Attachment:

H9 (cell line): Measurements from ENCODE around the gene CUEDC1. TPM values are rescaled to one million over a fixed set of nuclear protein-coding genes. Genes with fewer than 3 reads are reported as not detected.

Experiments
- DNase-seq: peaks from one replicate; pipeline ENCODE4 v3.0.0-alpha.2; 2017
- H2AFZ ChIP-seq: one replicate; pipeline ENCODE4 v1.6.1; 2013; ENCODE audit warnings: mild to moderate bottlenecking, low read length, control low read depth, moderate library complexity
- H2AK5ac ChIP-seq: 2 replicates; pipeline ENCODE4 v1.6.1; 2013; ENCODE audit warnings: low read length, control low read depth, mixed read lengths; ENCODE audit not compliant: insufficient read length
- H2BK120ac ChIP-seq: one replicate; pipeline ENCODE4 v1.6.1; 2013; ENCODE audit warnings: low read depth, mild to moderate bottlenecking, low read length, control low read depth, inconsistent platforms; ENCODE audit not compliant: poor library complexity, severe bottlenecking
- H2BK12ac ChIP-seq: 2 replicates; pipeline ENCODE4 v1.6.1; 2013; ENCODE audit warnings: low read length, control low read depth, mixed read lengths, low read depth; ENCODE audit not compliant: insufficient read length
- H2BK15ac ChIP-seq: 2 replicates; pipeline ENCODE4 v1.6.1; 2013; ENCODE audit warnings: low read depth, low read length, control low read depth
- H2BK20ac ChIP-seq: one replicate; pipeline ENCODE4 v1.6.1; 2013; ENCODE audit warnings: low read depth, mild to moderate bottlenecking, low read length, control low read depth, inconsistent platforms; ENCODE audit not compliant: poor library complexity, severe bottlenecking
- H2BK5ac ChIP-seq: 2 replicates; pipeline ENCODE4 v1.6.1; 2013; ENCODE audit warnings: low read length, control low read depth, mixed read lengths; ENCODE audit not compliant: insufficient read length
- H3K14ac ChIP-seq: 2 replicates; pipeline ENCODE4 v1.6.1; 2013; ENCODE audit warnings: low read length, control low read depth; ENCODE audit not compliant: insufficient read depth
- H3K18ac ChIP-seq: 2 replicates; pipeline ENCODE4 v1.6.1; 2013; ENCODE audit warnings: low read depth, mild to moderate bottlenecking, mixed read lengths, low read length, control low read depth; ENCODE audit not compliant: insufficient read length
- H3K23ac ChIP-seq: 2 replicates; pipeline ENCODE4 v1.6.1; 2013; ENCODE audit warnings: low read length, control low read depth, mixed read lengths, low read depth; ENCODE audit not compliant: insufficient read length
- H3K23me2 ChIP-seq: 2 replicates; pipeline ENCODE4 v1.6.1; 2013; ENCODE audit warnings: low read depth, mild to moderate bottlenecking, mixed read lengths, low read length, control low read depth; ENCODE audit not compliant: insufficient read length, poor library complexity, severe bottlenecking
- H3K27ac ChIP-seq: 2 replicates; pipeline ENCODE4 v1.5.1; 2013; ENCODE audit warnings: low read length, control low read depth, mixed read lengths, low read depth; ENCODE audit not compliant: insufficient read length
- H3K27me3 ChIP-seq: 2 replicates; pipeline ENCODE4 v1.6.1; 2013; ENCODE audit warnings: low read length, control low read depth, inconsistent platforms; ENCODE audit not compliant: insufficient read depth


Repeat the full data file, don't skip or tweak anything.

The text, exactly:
H9 (cell line): Measurements from ENCODE around the gene CUEDC1. TPM values are rescaled to one million over a fixed set of nuclear protein-coding genes. Genes with fewer than 3 reads are reported as not detected.

Experiments
- DNase-seq: peaks from one replicate; pipeline ENCODE4 v3.0.0-alpha.2; 2017
- H2AFZ ChIP-seq: one replicate; pipeline ENCODE4 v1.6.1; 2013; ENCODE audit warnings: mild to moderate bottlenecking, low read length, control low read depth, moderate library complexity
- H2AK5ac ChIP-seq: 2 replicates; pipeline ENCODE4 v1.6.1; 2013; ENCODE audit warnings: low read length, control low read depth, mixed read lengths; ENCODE audit not compliant: insufficient read length
- H2BK120ac ChIP-seq: one replicate; pipeline ENCODE4 v1.6.1; 2013; ENCODE audit warnings: low read depth, mild to moderate bottlenecking, low read length, control low read depth, inconsistent platforms; ENCODE audit not compliant: poor library complexity, severe bottlenecking
- H2BK12ac ChIP-seq: 2 replicates; pipeline ENCODE4 v1.6.1; 2013; ENCODE audit warnings: low read length, control low read depth, mixed read lengths, low read depth; ENCODE audit not compliant: insufficient read length
- H2BK15ac ChIP-seq: 2 replicates; pipeline ENCODE4 v1.6.1; 2013; ENCODE audit warnings: low read depth, low read length, control low read depth
- H2BK20ac ChIP-seq: one replicate; pipeline ENCODE4 v1.6.1; 2013; ENCODE audit warnings: low read depth, mild to moderate bottlenecking, low read length, control low read depth, inconsistent platforms; ENCODE audit not compliant: poor library complexity, severe bottlenecking
- H2BK5ac ChIP-seq: 2 replicates; pipeline ENCODE4 v1.6.1; 2013; ENCODE audit warnings: low read length, control low read depth, mixed read lengths; ENCODE audit not compliant: insufficient read length
- H3K14ac ChIP-seq: 2 replicates; pipeline ENCODE4 v1.6.1; 2013; ENCODE audit warnings: low read length, control low read depth; ENCODE audit not compliant: insufficient read depth
- H3K18ac ChIP-seq: 2 replicates; pipeline ENCODE4 v1.6.1; 2013; ENCODE audit warnings: low read depth, mild to moderate bottlenecking, mixed read lengths, low read length, control low read depth; ENCODE audit not compliant: insufficient read length
- H3K23ac ChIP-seq: 2 replicates; pipeline ENCODE4 v1.6.1; 2013; ENCODE audit warnings: low read length, control low read depth, mixed read lengths, low read depth; ENCODE audit not compliant: insufficient read length
- H3K23me2 ChIP-seq: 2 replicates; pipeline ENCODE4 v1.6.1; 2013; ENCODE audit warnings: low read depth, mild to moderate bottlenecking, mixed read lengths, low read length, control low read depth; ENCODE audit not compliant: insufficient read length, poor library complexity, severe bottlenecking
- H3K27ac ChIP-seq: 2 replicates; pipeline ENCODE4 v1.5.1; 2013; ENCODE audit warnings: low read length, control low read depth, mixed read lengths, low read depth; ENCODE audit not compliant: insufficient read length
- H3K27me3 ChIP-seq: 2 replicates; pipeline ENCODE4 v1.6.1; 2013; ENCODE audit warnings: low read length, control low read depth, inconsistent platforms; ENCODE audit not compliant: insufficient read depth